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Friday, September 21, 2018

The Dawn of the Digital Cruise Era

Maritime Activity Reports, Inc.

March 15, 2016

(Image: GE)

(Image: GE)

(Blog from GE's Power Conversion business)
 
Cruise shipping is one of the fastest growing sectors in tourism. The Cruise Lines International Association (CLIA) predicts that over 24 million passengers will take a cruise in 2016 and that CLIA member lines will match this with more than a $6.5 billion investment in new ocean-going ships. 
However, in the past few years, the industry has not always hit the headlines for the right reasons. Negative environmental stories, brand damage, revenue loss and sometimes even incidents costing passenger lives, have prompted the U.S. Senate to review safety, security and environmental practices in the cruise industry.
How does the cruise industry step up to tackle these issues? And how can technology developments contribute to the future success of the industry? 

Challenging upgrades
In order to sustain this growth, cruise operators need to ensure that incidents are a thing of the past. A focus on maintenance and timely upgrades certainly contributes. According to regulatory standards, cruise ships need to be dry docked every three to five years for a major maintenance and overhaul cycle. This can be hugely expensive; cruise ships do not make money unless they are operating. The revenue loss, when you consider that the largest ships on order accommodate more than 6,000 passengers, can be significant. In addition, upgrades and refurbishment costs themselves are substantial.
The financial impact of upgrades can be a real challenge for some operators. In some cases, operators may even choose to sell the ships rather than upgrade them. 
Unplanned downtime, such as that caused by a system failure, poses an even greater financial burden on operators. In addition to the costs of repairing a system failure, operators can incur additional revenue loss from the damage done to brand reputation. 
 
Better maintenance and service
The high costs mean it’s crucial for the turnaround time to be as short as possible. GE’s Marine Solutions’ real-time simulator is specifically designed to secure electric propulsion upgrades and therefore dedicated to reducing this upgrade time. It can simulate various changing environments and therefore test and validate new hardware and software architectures around converters, power plants and propulsion systems. This allows equipment to be fine-tuned in advance, leaving little commissioning work to be done by systems engineers on a ship. Ultimately, this shortens the time that the ship spends in dry dock.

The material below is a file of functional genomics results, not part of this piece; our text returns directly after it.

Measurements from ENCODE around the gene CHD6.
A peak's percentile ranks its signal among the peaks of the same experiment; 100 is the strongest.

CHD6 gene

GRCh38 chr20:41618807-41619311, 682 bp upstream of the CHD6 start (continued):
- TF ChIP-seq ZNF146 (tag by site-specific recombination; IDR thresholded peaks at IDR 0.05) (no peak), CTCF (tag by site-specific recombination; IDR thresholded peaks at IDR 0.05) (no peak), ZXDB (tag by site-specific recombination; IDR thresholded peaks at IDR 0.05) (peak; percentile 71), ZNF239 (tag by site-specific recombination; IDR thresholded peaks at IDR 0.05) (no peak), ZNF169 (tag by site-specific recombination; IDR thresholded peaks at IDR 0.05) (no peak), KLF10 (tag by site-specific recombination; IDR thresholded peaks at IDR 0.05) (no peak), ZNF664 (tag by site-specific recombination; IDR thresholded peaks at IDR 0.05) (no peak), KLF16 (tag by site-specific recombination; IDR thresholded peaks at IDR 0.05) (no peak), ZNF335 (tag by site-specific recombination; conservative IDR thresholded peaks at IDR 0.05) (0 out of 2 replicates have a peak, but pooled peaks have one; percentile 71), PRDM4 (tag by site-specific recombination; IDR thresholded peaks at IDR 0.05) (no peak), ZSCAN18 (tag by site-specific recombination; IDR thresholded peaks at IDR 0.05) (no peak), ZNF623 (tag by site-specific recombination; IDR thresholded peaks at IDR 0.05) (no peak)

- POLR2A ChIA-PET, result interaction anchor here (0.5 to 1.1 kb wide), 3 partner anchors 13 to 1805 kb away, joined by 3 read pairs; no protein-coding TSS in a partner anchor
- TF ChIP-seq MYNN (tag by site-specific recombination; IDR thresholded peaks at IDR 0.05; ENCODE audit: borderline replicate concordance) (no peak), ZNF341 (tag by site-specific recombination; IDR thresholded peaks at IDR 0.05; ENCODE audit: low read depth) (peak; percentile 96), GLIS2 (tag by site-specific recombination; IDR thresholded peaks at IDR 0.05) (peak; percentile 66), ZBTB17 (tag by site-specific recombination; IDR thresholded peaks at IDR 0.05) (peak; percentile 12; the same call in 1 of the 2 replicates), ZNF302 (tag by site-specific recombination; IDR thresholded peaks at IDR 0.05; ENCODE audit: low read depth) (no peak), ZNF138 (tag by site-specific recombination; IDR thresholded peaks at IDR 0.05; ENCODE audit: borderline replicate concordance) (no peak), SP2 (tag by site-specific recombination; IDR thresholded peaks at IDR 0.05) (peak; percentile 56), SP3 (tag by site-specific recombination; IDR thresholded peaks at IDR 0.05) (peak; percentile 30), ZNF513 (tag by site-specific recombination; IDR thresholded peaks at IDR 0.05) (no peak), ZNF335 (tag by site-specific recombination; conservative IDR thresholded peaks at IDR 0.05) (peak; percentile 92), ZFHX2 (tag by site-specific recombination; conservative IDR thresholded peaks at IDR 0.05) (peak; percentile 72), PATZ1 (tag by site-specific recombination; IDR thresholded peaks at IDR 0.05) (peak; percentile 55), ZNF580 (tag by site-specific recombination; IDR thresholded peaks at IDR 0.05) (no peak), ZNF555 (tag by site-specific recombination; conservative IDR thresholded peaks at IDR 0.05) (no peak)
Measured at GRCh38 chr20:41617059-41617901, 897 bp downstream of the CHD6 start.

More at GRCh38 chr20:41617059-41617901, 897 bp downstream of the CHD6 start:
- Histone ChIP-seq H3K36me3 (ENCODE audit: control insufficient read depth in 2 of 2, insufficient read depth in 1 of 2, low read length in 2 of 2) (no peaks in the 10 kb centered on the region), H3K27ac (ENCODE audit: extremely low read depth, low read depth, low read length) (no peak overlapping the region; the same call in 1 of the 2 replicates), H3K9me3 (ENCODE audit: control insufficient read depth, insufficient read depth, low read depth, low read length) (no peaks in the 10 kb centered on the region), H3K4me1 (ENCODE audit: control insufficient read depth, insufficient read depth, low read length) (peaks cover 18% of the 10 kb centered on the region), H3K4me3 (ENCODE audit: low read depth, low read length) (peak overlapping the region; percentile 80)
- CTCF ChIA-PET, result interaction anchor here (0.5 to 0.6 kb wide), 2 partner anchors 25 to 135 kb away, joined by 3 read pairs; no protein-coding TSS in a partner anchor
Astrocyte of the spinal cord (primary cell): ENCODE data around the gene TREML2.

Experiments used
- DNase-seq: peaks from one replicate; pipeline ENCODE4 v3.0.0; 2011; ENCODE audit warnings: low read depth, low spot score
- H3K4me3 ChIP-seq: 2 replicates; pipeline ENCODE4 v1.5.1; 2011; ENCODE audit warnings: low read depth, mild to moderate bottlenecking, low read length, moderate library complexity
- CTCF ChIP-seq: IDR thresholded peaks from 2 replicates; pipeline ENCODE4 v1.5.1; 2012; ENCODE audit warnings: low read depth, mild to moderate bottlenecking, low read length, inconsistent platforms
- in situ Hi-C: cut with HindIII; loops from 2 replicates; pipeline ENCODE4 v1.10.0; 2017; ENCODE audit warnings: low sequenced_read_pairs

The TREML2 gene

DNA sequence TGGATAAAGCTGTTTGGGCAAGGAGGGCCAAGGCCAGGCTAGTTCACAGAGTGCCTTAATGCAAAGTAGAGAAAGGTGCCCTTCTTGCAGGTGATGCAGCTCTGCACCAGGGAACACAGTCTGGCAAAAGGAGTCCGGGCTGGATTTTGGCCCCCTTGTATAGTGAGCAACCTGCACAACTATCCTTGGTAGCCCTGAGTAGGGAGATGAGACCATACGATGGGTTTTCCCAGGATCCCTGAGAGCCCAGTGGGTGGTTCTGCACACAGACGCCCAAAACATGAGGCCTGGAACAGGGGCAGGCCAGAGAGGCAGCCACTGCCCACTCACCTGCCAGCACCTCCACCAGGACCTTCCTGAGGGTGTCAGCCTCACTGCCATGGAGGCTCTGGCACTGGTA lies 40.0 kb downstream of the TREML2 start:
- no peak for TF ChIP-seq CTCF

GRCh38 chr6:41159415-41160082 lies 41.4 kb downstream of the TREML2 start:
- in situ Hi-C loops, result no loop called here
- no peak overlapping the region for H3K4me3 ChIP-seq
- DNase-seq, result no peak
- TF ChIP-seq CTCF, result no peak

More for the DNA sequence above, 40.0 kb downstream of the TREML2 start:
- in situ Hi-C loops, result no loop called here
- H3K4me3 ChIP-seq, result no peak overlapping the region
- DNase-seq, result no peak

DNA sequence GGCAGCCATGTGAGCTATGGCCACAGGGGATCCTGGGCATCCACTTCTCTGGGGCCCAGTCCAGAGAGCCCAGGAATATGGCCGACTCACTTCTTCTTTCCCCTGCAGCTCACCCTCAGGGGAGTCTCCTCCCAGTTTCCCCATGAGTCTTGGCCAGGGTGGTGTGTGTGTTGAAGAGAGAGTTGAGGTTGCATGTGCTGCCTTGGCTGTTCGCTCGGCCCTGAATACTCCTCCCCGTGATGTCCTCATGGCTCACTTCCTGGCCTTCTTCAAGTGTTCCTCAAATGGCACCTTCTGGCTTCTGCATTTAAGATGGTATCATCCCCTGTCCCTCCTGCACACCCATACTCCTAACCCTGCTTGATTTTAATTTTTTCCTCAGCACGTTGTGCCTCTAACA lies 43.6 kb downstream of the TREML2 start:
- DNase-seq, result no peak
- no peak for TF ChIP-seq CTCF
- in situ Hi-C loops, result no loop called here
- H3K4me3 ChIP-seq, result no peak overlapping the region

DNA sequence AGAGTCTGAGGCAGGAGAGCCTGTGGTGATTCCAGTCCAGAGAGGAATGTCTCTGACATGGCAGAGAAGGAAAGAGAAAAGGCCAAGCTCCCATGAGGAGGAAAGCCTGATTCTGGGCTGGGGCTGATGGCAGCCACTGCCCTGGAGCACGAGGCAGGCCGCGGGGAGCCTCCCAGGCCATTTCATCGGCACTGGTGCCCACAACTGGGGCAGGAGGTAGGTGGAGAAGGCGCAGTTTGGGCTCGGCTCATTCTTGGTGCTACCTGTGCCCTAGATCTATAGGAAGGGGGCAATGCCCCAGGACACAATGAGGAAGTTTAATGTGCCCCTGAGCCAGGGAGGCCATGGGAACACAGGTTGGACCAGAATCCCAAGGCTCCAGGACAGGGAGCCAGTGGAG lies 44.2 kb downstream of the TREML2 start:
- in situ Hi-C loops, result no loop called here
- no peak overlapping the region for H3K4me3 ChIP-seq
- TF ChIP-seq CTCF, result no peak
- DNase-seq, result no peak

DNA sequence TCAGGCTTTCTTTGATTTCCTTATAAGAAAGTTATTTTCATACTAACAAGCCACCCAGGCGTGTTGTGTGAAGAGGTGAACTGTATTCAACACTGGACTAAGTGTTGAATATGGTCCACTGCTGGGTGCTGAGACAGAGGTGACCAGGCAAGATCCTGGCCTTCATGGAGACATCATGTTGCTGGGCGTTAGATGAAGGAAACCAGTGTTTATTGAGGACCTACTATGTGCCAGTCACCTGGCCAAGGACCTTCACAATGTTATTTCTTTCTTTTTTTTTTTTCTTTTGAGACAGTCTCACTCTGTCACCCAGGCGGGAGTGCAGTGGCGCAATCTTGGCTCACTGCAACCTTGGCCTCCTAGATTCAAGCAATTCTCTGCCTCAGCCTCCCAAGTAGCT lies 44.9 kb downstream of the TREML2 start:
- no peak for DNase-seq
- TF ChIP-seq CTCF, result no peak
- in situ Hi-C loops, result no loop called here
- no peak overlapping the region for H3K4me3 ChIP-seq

Moreover, in the past, GE’s Marine Solutions has equipped more than 60 ocean-going cruise liners. Worldwide, GE has over 200 service engineers ready to support clients whenever and wherever necessary, 50 of which are based in the North American region. A local warehouse in the Gulf region also allows fast service for spare parts.

The future is digital
The use of digital software analytics can promise an even more prosperous cruise era.
Imagine having instant access to a holistic view of the ship, real-time data of weather patterns and currents and other parameters which lead to better operational decisions and optimized fuel efficiency. This is not all. The intelligent software analytics aboard the cruise can show if a certain part of the vessel is exhibiting wear—the alert, delivered straight to the central control room, informs if it is likely to fail in the coming months. The operator can, therefore, adjust the system to decrease usage of the part, avoiding potential damage and extending the maintenance cycle. 
Such visibility might sound like wishful thinking, but much of the technology is readily available today.
Made possible by GE’s SeaStream* Insight, the powerful software is shedding new light on data and is set to help optimize the industry by enabling data-driven efficiency. Instead of just using data for post-incident analysis, SeaStream Insight can truly harness the power of data and help provide “predicitivity” to vessel operators. 
A digital model, called “the digital twin,” can be built based on years of a cruise vessel’s data history. By comparing asset to asset and vessel to vessel from “the digital twin,” the software is able to search for anomalies and give early warnings of a potential failure, enabling the industry to shift from planned to condition-based maintenance. This predictivity is what can make a real difference to cruise owners, operators and passengers, as it can help save the industry from potential incidents, reduce downtime and offer significant cost savings.
It’s not science fiction; the industry has evolved. Progressing towards a whole new digital cruise era, future cruise vessels are set to become safer and more efficient. 
 
* Indicates a trademark of the General Electric Company and/or its subsidiaries.
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